I have learned a about war through it’s study and through a six-week shamanic experience that I had. But that is for another time. The experience gave rise to working with veterans in a creative writing program for two years at the VA. Another result of the experience was that I learned to fly a small aircraft (not getting a license just learning). Veterans writing assists them in opening their wounds and allowing the pain out so that something can be done with it. I also wrote a good bit of war poetry. I was never a war wife. I was lucky enough to only know the fear of having my ex sent to Vietnam. He was assigned instead to go to Okinawa, a place where I lived with him off base. The experience that I mention above was initiated by many long conversations over the Internet with a Vietnam Veteran B-52 pilot. It began in the USAAF forums as we each were looking for our father’s WWII history. His father flew B-24s mine was an Ordnance Officer.
The idea of peace (in this country) is compromised by many things. It is not just the Hawks in The White House or the dictators of another land, or the poverty of so many around the world that are the causes of war. War is addictive for many soldiers (soldier is used generically). It does not help that the military is totally cut off and separate from civilians. That is not a situation that engenders peacefulness within the military. There are those for whom combat is a higher high than an orgasm. I do speak of a minority of people. But it only takes one to start a war. The following is my favorite poem of all the war poetry that I have written. It is written about that time in 67-8 that I lived in Okinawa. It is the poem to which I feel the greatest connection.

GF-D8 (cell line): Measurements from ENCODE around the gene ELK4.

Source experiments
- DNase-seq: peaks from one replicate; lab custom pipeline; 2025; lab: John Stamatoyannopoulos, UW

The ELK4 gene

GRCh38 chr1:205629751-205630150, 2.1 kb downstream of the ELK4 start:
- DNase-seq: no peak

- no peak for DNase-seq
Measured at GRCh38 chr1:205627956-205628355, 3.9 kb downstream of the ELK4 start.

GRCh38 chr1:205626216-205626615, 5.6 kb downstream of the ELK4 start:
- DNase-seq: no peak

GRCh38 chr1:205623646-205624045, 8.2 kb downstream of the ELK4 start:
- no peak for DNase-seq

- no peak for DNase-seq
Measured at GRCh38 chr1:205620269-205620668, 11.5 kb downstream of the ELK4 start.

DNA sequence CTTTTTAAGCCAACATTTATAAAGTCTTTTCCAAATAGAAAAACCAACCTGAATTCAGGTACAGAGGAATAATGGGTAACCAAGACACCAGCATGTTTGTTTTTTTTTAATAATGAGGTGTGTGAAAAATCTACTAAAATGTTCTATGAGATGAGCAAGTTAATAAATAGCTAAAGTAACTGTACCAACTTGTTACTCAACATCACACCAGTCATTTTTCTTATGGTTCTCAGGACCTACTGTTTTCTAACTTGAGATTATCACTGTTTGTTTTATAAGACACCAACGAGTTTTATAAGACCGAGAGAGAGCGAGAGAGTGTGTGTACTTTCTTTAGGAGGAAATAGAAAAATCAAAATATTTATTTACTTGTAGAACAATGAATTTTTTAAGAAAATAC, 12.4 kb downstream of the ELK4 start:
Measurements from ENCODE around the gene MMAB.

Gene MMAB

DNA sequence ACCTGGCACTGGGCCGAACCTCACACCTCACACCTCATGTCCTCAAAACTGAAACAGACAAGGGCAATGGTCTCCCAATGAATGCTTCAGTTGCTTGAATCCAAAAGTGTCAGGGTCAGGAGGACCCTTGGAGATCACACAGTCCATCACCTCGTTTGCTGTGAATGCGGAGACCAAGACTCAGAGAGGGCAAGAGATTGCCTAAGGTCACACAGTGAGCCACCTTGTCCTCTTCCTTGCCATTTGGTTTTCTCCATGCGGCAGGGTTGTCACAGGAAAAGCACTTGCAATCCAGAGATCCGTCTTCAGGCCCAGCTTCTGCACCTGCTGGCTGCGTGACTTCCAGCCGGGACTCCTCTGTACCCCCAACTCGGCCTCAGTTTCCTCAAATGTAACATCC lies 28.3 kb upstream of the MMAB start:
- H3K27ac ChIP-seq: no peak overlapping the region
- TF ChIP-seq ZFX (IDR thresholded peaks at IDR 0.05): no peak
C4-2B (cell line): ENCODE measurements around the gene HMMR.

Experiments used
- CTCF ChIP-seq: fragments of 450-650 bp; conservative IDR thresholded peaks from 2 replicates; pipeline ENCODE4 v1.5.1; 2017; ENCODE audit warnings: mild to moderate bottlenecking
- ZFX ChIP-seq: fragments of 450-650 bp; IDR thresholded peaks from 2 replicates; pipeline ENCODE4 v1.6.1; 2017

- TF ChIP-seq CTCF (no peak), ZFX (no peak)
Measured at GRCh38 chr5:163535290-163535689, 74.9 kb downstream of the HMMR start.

I remember them,
large black fins
in 67 & 8.
We’d drive to Kadena,
park the truck
watch them circle
behind the security fence.
All we saw were black
shark fins … taxiing for take off,
B-52s lined up for Vietnam.
The NVA called them
Three years…860,000 pounds
of carpet bombing.
coming out of U-Tapao,
Anderson and Guam, Okinawa.
They came in threes … Arc Light!
Coming from the 9th, the
22nd, the 91st, 99th, the 306th, the 454th, and
the 461ST, they flew at 50,000 ft,
subsonic speeds, refueled in mid air,
carried 70,000 pounds of mixed ordnance.
Known with affection as BUFFS
Big Ugly Fat Fuckers
Ten, twelve hours in the sky
peeing in a sleeve,
you either froze or you were scorched while
flying towards hell.
Clear left, limbs seen hanging
clear right, friends seen falling from the sky.
Then, the Christmas Bombings, SAMs brought them down
U-Tapao lost two in mid-air
One in each cell…one on final…the entire crew lost.
2009 © Liz Rice-Sosne
Shared at Into The Bardo